Voices empowers children, youth, and families disproportionately impacted by inequitable outcomes as agents in the creation of policy solutions to ignite change in their communities. Through our direct engagement with youth advocates and hearing from the professionals serving families, Voices embraces a variety of perspectives to create trauma-informed and healing centered spaces for advocates to share their stories and reconcile trauma through systems change.
For far too long, policies in our country and Commonwealth have perpetuated racism interpersonally, institutionally, and systemically, known as structural racism. The impact of historical racism and trauma show up in disparities in access and outcomes, including income and wealth, educational opportunities, and health. Our young people today still face the impact of historical racism within the systems they encounter and the communities they live. To ensure all children in Virginia have the opportunity to thrive despite race, geography or income, we must focus on the root causes that have produced inequitable distribution of resources, eliminate barriers to fair and equal participation and dismantle social and institutional biases.
Student Belonging and Connection
Positive school climates are necessary for students to feel safe, accepted, and connected to their school environments.
Research demonstrates that students who feel like they belong in school and have positive relationships with peers and school staff will perform better in school. A positive school climate relies on several factors including school-based mental health resources, language access resources, and accepting environments based on race, ethnicity, gender, or income bracket.
Students in Virginia have increasingly identified mental health concerns as well as fear and bullying in their schools. Policies that threaten gender expression and critical thinking about race and history have been constantly in the news. Voices supports policies that will make schools better prepared to support all students and will keep bullying, othering, and law enforcement out of schools.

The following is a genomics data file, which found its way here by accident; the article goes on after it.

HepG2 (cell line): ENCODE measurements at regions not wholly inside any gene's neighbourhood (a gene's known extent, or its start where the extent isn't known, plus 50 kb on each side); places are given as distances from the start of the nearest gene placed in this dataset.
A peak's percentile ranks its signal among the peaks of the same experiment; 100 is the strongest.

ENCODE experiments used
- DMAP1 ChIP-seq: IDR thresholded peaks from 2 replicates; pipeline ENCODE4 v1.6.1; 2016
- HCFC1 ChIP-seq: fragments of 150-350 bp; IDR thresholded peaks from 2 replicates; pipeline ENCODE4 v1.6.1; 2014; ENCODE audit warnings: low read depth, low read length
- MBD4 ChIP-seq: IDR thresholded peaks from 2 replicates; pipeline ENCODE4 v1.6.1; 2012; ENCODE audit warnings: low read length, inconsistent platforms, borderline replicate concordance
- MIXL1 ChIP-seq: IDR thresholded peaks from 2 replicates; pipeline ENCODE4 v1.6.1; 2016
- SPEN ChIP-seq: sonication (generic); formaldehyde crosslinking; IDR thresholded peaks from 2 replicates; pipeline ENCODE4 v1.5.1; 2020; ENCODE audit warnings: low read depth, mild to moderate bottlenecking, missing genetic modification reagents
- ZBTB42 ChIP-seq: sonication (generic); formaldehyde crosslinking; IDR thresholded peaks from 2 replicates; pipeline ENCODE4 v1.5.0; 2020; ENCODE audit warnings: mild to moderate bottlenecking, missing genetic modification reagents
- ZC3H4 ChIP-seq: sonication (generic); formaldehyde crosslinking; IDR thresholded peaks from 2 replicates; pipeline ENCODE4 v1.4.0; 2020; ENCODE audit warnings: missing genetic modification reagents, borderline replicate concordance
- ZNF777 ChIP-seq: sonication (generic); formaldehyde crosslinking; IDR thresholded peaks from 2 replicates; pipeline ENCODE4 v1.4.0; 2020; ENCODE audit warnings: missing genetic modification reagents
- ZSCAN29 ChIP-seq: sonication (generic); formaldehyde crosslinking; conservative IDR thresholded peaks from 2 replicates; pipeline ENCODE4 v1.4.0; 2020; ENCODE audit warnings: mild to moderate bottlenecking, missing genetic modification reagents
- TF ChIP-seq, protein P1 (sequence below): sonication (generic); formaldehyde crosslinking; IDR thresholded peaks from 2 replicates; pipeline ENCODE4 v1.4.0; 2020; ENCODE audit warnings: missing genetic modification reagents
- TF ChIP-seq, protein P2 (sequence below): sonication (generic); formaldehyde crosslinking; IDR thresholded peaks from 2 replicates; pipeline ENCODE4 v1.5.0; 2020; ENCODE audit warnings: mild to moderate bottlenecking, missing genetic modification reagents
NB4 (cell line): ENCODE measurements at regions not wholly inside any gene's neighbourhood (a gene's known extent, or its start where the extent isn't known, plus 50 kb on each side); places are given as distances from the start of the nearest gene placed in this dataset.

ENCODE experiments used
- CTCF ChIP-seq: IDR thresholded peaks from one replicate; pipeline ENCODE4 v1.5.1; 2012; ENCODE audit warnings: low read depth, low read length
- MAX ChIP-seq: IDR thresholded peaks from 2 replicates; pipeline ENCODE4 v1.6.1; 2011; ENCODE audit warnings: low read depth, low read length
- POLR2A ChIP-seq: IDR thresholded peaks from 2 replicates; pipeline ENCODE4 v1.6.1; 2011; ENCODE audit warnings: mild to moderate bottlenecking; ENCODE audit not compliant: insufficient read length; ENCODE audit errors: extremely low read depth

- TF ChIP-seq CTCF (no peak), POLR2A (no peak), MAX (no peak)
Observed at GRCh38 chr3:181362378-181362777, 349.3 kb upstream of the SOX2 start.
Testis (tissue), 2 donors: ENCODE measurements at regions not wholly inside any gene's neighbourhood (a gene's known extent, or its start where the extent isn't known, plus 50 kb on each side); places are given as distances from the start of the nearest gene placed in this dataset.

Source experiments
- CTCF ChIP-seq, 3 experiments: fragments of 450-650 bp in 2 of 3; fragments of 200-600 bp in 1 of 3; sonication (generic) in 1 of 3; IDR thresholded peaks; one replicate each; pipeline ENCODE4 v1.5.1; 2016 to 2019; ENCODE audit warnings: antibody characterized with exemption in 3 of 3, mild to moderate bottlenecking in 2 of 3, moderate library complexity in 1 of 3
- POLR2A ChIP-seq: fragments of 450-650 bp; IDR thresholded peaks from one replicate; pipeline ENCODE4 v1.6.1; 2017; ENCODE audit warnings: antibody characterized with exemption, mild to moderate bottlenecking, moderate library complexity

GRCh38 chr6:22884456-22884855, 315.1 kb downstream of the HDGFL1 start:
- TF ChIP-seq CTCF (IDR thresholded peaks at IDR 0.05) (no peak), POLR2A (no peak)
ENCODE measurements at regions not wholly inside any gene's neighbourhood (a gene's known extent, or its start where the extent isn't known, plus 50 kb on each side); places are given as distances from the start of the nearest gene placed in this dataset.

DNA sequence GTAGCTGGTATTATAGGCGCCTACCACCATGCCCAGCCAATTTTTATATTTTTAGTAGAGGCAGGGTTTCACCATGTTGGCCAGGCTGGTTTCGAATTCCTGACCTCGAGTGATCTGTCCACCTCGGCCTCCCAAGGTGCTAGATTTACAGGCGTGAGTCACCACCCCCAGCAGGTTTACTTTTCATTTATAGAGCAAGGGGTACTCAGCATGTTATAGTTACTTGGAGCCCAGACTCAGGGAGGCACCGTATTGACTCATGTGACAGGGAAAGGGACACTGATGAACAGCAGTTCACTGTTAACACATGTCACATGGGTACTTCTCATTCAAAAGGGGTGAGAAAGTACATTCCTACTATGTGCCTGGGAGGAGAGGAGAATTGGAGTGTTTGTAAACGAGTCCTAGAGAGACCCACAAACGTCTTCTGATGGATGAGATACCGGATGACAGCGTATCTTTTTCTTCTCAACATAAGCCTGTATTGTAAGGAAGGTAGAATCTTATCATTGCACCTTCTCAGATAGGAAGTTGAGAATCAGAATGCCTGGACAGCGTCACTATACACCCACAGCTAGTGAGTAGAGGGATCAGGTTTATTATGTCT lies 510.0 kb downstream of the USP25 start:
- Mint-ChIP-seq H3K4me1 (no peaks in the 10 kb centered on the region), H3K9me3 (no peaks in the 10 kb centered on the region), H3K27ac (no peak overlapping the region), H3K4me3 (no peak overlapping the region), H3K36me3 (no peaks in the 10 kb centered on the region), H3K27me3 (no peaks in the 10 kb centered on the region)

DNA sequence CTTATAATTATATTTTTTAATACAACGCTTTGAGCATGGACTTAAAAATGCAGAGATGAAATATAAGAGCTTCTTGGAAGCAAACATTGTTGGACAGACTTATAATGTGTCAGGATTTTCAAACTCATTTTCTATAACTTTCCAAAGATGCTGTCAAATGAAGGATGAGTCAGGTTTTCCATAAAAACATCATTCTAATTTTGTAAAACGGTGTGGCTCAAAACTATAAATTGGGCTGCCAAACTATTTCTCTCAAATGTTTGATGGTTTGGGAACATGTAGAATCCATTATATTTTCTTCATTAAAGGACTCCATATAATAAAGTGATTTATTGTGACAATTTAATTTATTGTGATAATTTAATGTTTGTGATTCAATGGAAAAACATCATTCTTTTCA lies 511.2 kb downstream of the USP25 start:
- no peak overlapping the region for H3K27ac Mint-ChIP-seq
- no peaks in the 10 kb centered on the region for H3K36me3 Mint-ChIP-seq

Student Belonging and Connection Priorities:
- Support full funding of public education with an emphasis on wraparound supports for student mental health and community services.
- Support additional resources for students learning English by increasing the ratio of ELL instructors to students.
- Defend against efforts to make schools more difficult environments for students of color and transgender students — such as the proposed “model policies” that create contentious school environments and place parents and their children at odds. Oppose attempts to establish new or additional linkages between schools and law enforcement officials.
House and Senate Budget Negotiations:
- Support $57 million from the Senate to improve the ratio of specialized student support positions to students (3:1,000 to 4:1,000).
- Support $48.7 million in state and federal funds from the Senate to improve the ratio for teachers to English Language Learner students (24:1,000).
- Support $20 million from the Senate to develop Firearm Violence Prevention and Intervention grants and $10 million from the Senate for Safer Communities grants.
- Support $1.5 million in the Senate budget to expand the Virginia Tiered Systems of Support.
- Support $324,000 in the Senate budget associated with SB1330 to develop professional development focused on trauma-informed care.
- Support language in the Senate budget to study out of school-time programs and additional resources for community schools.
Civic Participation and Leadership
The United States has failed to endorse the basic human rights suggested by the United Nations as Rights of the Child. While we have a number of child protections in place, we do not often treat children as full persons. We believe children and youth are the experts in their own lives, yet we do not empower them to make decisions impacting their lives.
Civic Participation and Leadership Priorities:
- Voices supports youth in making decisions in how to participate in democratic process. We support lowering the voting age in certain local elections to age 16, an initiative developed and supported by youth advocates who would like to weigh in on Mayor, Council and School Board elections.
For more information, contact Kristin Lennox.